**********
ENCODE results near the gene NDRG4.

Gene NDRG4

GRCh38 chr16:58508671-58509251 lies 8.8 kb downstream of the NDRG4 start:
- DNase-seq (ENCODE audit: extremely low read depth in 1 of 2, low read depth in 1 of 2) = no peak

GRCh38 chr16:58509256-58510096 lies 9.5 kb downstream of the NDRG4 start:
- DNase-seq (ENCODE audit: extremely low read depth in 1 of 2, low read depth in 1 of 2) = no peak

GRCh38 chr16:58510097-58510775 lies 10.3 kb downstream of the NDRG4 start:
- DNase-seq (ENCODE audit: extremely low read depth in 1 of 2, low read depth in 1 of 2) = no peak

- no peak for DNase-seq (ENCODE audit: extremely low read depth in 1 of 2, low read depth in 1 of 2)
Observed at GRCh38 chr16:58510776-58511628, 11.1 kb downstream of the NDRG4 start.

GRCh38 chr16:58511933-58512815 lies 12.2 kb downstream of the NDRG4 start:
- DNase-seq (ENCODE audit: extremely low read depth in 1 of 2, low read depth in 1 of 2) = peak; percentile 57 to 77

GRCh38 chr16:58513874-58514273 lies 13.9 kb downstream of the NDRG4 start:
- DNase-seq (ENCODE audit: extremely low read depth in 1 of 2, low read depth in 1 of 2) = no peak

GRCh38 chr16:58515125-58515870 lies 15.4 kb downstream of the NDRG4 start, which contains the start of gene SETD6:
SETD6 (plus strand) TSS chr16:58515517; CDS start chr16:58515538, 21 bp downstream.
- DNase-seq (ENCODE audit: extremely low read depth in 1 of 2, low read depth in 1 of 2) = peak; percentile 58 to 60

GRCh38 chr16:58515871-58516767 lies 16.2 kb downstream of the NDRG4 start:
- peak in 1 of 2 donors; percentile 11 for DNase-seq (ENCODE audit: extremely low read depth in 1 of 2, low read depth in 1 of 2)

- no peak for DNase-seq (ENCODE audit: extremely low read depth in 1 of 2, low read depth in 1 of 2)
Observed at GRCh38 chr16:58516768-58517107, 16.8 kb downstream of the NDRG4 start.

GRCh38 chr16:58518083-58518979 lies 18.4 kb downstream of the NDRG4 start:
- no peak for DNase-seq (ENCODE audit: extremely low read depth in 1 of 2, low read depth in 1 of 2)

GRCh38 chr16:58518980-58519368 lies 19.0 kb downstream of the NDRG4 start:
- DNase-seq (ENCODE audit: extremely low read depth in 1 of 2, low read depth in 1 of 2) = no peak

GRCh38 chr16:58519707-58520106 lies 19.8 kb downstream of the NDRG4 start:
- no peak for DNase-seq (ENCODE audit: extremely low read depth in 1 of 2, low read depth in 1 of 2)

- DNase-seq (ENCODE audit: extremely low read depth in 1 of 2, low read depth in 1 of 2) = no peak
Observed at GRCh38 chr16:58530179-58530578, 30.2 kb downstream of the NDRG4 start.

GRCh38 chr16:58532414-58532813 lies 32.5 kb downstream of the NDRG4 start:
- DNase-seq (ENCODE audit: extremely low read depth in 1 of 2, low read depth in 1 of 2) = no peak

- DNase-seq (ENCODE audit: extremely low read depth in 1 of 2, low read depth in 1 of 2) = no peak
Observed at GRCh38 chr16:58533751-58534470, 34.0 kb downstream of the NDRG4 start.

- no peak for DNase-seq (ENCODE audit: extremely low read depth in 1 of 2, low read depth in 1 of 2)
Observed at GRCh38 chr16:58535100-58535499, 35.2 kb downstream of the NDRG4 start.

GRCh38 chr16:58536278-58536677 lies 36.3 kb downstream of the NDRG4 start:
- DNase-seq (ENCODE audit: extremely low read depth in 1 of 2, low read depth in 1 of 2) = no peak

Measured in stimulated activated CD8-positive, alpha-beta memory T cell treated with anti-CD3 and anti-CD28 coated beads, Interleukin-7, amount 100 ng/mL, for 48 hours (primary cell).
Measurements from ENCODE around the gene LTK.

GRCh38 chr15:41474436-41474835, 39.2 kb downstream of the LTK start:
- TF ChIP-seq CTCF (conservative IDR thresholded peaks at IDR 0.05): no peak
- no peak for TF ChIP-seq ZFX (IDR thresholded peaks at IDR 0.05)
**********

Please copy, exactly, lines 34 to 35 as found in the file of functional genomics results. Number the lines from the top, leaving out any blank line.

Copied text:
- no peak for DNase-seq (ENCODE audit: extremely low read depth in 1 of 2, low read depth in 1 of 2)
Observed at GRCh38 chr16:58535100-58535499, 35.2 kb downstream of the NDRG4 start.